Evelyn Lund and her husband sought a new life in France but now she is dead and he is in jail. Helena Frith Powell finds out where it all went wrong
Thousands of Brits move to France every year. They come for many different reasons – the climate, the food, a higher standard of living, the comparatively cheaper housing. But all of them have one thing in common: they come here for a better life. None of them imagines they will end up dead at the bottom of a lake.
When Evelyn and Robert Lund moved from Lancashire to a 400-year-old farmhouse in the Tarn region of southwest France 10 years ago, they were pursuing just such a dream. Evelyn, whose first husband Arthur, a building society manager, had died of lung cancer, leaving her a wealthy woman, had fallen for the charms of Robert Lund, a tree-feller.
Her children disapproved of the match, not least because Lund was living in a caravan when they met. But they settled – at first happily – into the small expatriate community. Lund loved his new role as “lord of the manor” and his grand, lavender-filled garden. His wife relished the wine and sun.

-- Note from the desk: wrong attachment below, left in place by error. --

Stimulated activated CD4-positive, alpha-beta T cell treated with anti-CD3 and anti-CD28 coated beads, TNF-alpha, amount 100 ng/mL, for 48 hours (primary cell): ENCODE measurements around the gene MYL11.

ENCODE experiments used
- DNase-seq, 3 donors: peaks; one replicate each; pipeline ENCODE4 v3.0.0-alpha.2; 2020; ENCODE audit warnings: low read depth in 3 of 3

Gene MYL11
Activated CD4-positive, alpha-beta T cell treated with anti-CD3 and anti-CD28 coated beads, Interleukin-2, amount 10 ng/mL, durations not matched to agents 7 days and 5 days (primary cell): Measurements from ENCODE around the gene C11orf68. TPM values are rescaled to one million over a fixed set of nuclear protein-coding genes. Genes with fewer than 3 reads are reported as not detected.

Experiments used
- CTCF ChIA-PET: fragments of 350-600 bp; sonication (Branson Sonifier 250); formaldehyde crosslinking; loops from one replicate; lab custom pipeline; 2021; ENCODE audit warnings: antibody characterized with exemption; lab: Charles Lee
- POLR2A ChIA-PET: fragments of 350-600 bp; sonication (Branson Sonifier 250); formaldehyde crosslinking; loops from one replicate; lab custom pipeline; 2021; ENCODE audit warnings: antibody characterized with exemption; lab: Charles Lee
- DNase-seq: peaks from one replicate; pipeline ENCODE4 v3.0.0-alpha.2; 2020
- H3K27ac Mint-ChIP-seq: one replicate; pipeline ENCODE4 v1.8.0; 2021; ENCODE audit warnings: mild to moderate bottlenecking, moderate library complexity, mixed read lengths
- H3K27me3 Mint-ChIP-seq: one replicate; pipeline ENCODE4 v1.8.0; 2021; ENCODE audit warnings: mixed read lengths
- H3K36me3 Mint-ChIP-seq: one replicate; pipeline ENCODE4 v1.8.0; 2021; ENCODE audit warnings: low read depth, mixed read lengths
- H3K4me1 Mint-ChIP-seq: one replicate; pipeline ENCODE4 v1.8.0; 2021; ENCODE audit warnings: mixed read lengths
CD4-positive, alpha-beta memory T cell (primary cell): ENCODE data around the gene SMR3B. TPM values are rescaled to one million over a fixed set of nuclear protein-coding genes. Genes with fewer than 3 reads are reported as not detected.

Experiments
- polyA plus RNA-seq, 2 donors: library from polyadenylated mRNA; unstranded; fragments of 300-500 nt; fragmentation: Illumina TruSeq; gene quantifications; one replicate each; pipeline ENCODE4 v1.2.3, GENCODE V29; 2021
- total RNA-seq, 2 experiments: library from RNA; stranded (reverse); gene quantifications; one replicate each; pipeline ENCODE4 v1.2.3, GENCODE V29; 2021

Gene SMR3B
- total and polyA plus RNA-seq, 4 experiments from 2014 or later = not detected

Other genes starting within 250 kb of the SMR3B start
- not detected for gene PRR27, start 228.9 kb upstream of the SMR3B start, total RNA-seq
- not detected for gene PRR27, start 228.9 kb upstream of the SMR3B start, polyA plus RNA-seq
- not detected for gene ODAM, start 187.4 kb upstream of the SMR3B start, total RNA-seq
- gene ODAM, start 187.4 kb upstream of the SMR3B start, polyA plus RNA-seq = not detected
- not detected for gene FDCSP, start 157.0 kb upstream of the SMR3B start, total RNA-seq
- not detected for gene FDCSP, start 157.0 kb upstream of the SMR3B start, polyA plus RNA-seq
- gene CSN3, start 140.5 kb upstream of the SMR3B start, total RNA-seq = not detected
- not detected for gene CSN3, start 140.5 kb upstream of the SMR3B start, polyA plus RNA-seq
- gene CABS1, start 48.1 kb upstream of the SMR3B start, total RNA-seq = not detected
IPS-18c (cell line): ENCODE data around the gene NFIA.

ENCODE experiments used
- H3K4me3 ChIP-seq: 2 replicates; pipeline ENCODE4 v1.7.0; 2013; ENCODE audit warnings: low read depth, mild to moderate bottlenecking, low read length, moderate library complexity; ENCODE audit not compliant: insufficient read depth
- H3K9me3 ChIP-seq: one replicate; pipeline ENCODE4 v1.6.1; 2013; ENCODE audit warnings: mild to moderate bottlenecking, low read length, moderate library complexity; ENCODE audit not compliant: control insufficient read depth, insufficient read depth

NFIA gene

But slowly things began to unravel. Evelyn was drinking too much and the marriage fell apart. Lund was a womaniser – some even suspected he was a wife beater.
Then the unthinkable happened. On December 29, 1999, Evelyn disappeared. Her husband claimed she had stormed out of the house after a row and he had never seen her again.
Her body was found two years later, on October 13, 2001, at the bottom of Lake Bancalié, 15 miles from her home in La Veaute. The water in the lake had dropped by 30ft due to a drought and the roof of her red Toyota Land Cruiser had been spotted by a passing horse-rider. A ghastly accident, suicide or foul play?
The “lady in the lake” case has transfixed – and divided – the local community ever since. Last week, in the cour d’assises (criminal court) in the medieval city of Albi, Robert Lund was cleared of murder but convicted of Evelyn’s involuntary homicide, which means the jury did not accept he intended to kill her. He was sentenced to 12 years in prison.
Even in court, Lund cut a dash with his fuchsia shirts and silk handkerchief peeping out of his pocket. Despite the guilty verdict, many people in the area believe he is innocent and the two factions – Evelyn’s friends and family and Lund’s local supporters – sat on either side of the packed courtroom, like guests at a wedding.
The person who knew them best was Marianne Ramsey, 61, who introduced herself when she heard the Lunds speaking English in a cafe in Realmont just after they arrived. At that time the expatriate community was small enough for everyone to know each other and newcomers were welcomed warmly.
The couple quickly became friends with Marianne and her husband Alan, but Marianne soon began to have reservations about Robert Lund.